An initial slate of bids for the new Southeast High School came in a little under estimates, Wichita school officials said.
That’s the good news.
The bad news: “It doesn’t sound like that’s going to continue as we move through the project,” Superintendent John Allison told board members during a special meeting Friday.
“If we do begin to see numbers really escalating beyond what we’ve talked about, then it may mean some tough decisions,” Allison said. “Do we find funds elsewhere to cover the scope of the project we have? Or ultimately – where we hope we never have to go – is reducing the scope of the project that you all have approved.”
Board members approved more than $10 million in construction contracts for Southeast High on Friday, including ones for concrete work, structural materials, steel work and surveying.
The new school at 127th Street East and Pawnee – the largest project of the 2008 bond issue – broke ground in September and is scheduled to open in August 2016. It will replace the current Southeast High at Lincoln and Edgemoor.
District officials aren’t yet sure whether the school building and athletic facilities, including a new district football stadium, will come in around its $60 million estimated price tag. Dondlinger Construction, the firm selected as construction manager for the project, is expected to provide the board a “guaranteed maximum price” sometime next month.
During Friday’s brief board meeting, Allison said he’s confident that opting for a construction manager instead of the traditional bid process will save the district money by allowing architects to look for efficiencies and possibly adjust the project as they go.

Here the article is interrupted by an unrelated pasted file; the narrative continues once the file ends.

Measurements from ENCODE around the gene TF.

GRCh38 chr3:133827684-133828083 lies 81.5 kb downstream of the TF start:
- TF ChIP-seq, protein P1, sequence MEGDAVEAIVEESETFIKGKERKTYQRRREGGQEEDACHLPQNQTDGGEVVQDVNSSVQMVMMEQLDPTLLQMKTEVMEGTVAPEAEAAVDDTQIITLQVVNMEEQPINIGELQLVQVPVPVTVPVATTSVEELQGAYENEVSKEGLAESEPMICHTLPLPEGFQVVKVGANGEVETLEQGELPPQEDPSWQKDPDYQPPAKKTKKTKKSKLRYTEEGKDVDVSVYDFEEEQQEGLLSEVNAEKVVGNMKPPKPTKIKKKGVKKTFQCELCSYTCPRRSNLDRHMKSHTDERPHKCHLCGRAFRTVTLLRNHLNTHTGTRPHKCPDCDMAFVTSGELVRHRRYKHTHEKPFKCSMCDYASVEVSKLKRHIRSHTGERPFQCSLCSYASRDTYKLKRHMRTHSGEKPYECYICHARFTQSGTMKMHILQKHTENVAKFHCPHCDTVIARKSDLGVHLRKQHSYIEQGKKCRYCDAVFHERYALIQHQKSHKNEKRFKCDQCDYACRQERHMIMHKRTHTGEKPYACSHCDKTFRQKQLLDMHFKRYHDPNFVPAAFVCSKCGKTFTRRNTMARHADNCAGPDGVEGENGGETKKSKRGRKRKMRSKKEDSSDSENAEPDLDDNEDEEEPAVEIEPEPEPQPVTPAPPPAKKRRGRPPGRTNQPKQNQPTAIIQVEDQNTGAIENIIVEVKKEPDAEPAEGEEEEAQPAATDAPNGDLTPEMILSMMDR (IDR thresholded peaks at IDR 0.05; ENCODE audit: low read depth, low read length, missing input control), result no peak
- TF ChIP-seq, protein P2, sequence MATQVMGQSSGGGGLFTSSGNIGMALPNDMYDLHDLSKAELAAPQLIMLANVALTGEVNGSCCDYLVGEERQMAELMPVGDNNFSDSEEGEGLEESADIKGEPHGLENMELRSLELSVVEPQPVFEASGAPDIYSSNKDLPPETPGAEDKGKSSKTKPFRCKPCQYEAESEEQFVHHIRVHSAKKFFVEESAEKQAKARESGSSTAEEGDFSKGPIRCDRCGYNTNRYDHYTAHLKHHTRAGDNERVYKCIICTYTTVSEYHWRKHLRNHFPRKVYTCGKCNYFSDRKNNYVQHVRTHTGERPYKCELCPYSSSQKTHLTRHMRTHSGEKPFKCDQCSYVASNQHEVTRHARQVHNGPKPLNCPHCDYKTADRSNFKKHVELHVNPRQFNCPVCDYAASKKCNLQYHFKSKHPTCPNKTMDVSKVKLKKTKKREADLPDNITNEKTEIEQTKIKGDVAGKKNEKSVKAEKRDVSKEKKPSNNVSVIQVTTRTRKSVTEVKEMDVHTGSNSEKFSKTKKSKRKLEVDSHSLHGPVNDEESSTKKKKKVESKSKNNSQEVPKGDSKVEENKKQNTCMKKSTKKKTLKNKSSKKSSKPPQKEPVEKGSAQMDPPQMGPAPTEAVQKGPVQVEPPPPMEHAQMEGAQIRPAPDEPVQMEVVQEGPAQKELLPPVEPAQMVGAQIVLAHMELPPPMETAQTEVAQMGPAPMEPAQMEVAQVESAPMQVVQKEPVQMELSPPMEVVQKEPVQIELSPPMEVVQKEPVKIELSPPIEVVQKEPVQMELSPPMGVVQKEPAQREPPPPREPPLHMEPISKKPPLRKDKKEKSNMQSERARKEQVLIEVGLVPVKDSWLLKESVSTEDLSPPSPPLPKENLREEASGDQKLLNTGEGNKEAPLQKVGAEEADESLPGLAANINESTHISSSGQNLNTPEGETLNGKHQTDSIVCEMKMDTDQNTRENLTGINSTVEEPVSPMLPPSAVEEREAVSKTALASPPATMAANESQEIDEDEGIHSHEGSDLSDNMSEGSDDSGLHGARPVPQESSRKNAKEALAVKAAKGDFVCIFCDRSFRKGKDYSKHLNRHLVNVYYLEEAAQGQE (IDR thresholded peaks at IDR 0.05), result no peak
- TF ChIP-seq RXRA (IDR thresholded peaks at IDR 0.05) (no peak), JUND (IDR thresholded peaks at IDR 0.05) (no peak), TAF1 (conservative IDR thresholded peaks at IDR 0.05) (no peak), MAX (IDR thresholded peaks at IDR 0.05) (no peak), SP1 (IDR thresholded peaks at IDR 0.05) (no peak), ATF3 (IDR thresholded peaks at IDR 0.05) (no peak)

Instead of bidding the whole project at once, the construction manager and district work together to bid various parts of the project – about 130 different bid packages in all.
“We will have the opportunity – we already are – to look at each of those (bids) as they come in, and then we can adjust them,” said Kenton Cox of Schaefer Johnson Cox Frey, the district’s bond manager.
“In some cases, it’s not going to be as low as we’d like it, but we don’t have any choice,” he said. “In other cases, we may be able to modify (the design or materials) slightly. So I think with this project at this time, this is the best way for us to be going.”
The largest bid package approved Friday – $4.73 million in concrete work – went to Dondlinger. The company also was awarded about $127,000 for surveying and layout.
Board member Lynn Rogers asked the superintendent to explain how those bids worked because Dondlinger is construction manager on the project. Allison said Dondlinger can elect to submit a bid on any part of the project, but those sealed bids go directly to district officials, rather than Dondlinger, and are awarded to the lowest responsible bidder.